Two Piracy Attacks in 24hrs Within The Wider Gulf of Guinea

Two separate incidents were reported by experts in maritime risk and global security, Dryad Global on 17th October, 2020

Reporting indicates that the LNG tanker METHANE PRINCESS (IMO9253715) was boarded whilst at anchor off Malabo, Equatorial Guinea.

The vessel was attacked shortly after breaking off loading operations. The alarm was sounded and all on deck were able to retreat to the citadel. Two Filipino nationals were on the jetty and both were taken hostage. One of the hostages, jumped off of the pirate vessel and was rescued but sustained injuries. One person entering the citadel was also injured. Total of one hostage taken.

No shots were fired. The Equatorial Guinea Navy was on the scene within 35-40 minutes, a Navy patrol vessel arrived in 45 minutes and the Wele- Nzas frigate arrived within the hour.

Navy and Ministry personnel are conducting post-event inquiries.

The tanker departed on time and is en-route to its next port. The direction that the pirate vessel took remains unverified.

This latest incident is understood to be the 20th recorded kidnapping event in the Gulf of Guinea within 2020.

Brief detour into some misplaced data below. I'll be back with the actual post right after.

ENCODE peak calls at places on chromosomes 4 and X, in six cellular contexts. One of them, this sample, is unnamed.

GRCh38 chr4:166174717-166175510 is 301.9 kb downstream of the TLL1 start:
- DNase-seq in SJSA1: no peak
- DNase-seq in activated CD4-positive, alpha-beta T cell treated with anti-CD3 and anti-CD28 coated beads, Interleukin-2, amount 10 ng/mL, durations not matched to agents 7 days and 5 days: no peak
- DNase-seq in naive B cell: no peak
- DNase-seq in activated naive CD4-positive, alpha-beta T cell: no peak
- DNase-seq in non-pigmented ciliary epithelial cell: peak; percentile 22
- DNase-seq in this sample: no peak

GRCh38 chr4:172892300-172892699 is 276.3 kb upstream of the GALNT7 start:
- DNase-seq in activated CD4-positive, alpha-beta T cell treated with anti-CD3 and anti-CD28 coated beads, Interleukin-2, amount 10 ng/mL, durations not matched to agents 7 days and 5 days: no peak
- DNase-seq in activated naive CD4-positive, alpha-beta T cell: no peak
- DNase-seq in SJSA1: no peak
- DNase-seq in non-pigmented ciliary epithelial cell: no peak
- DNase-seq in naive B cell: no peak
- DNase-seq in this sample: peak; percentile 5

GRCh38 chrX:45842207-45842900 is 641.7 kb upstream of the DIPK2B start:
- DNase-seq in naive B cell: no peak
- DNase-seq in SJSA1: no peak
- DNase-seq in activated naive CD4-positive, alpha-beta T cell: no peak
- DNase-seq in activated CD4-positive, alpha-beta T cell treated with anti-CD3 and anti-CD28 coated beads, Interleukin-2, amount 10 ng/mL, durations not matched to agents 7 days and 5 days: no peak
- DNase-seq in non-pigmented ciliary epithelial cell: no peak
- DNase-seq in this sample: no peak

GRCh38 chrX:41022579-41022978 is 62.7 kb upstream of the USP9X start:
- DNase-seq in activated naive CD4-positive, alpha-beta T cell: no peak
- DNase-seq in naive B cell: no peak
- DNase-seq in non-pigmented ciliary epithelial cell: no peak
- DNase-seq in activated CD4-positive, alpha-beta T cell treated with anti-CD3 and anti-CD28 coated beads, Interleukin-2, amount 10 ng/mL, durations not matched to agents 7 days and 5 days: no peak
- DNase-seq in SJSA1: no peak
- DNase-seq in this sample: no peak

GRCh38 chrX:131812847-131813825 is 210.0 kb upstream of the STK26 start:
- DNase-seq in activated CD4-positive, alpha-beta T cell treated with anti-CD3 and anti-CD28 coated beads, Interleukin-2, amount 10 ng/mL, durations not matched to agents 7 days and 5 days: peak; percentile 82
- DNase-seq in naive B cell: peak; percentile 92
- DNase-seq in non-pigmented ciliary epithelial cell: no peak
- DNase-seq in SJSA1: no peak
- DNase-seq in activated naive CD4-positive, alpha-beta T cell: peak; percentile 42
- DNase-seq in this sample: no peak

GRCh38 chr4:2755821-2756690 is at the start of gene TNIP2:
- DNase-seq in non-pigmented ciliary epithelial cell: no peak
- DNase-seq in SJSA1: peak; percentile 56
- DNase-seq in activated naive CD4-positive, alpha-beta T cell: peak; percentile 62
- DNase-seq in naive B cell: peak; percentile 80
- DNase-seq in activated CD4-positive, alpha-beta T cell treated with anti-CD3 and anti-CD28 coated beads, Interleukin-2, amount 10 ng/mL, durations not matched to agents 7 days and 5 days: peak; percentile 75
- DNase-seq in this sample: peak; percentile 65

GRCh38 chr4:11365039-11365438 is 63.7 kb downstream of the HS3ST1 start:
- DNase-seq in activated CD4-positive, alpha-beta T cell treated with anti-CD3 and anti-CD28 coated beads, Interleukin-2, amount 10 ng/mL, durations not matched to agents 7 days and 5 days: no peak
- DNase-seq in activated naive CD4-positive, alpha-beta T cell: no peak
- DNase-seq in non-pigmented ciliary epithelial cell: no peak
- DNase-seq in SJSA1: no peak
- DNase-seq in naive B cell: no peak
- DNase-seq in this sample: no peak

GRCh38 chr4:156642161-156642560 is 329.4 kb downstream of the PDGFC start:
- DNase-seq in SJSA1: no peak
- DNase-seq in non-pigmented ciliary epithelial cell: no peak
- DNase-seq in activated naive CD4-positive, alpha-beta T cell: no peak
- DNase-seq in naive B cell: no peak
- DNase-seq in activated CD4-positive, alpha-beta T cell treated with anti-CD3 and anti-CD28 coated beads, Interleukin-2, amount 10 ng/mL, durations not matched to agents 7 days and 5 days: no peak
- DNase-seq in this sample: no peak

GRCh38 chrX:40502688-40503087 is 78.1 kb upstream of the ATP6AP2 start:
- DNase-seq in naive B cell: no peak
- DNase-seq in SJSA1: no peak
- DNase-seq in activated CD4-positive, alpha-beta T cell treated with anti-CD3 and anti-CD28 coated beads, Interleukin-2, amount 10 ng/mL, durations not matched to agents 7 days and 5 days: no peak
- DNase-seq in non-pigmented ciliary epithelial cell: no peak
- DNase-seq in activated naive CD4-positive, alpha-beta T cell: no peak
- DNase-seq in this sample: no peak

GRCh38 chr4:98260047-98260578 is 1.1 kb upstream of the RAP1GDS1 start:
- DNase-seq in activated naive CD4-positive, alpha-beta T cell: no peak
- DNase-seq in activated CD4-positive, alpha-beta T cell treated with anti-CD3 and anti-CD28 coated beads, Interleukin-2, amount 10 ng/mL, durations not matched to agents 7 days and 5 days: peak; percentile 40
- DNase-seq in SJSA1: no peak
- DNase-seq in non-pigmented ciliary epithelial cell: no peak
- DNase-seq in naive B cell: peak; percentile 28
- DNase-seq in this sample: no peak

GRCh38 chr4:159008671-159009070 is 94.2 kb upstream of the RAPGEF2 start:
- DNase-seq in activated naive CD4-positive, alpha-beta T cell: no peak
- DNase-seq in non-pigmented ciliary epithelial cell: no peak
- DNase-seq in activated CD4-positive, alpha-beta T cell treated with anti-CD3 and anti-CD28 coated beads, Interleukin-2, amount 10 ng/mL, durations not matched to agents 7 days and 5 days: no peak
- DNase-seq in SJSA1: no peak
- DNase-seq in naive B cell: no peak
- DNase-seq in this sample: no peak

Also on the 17th October, the Oil/Chemical tanker M/T PTI Nile (IMO: 9747338) was boarded approximately 115 Nm South of Lomé.

Reports state that the crew all managed to retreat into the citadel and are all accounted for.  

The vessel remains stationary in the position of the alleged incident 115nm South Lomé with a Togolese patrol vessel on site. 

The Hong Kong flagged M/T PTI NILE was conducting a northerly transit inbound Lomé when she was attacked. Reporting indicates that the vessel was boarded. The vessel can be seen to be in transit north with the M/T MAERSK NAVIGATOR 4.6nm to her West on a parallel routing. The M/T NILE appears to conduct evasive manoeuvres to her starboard side initially before coming to a halt.

Whilst precise details regarding the nature of the attack and the welfare of the crew remain unclear, this incident is the second incident within 24hrs within the wider Gulf of Guinea area following a month’s hiatus of serious offshore incidents.

Incidents of offshore kidnap are currently tracking below the 2019 rate for this time of year.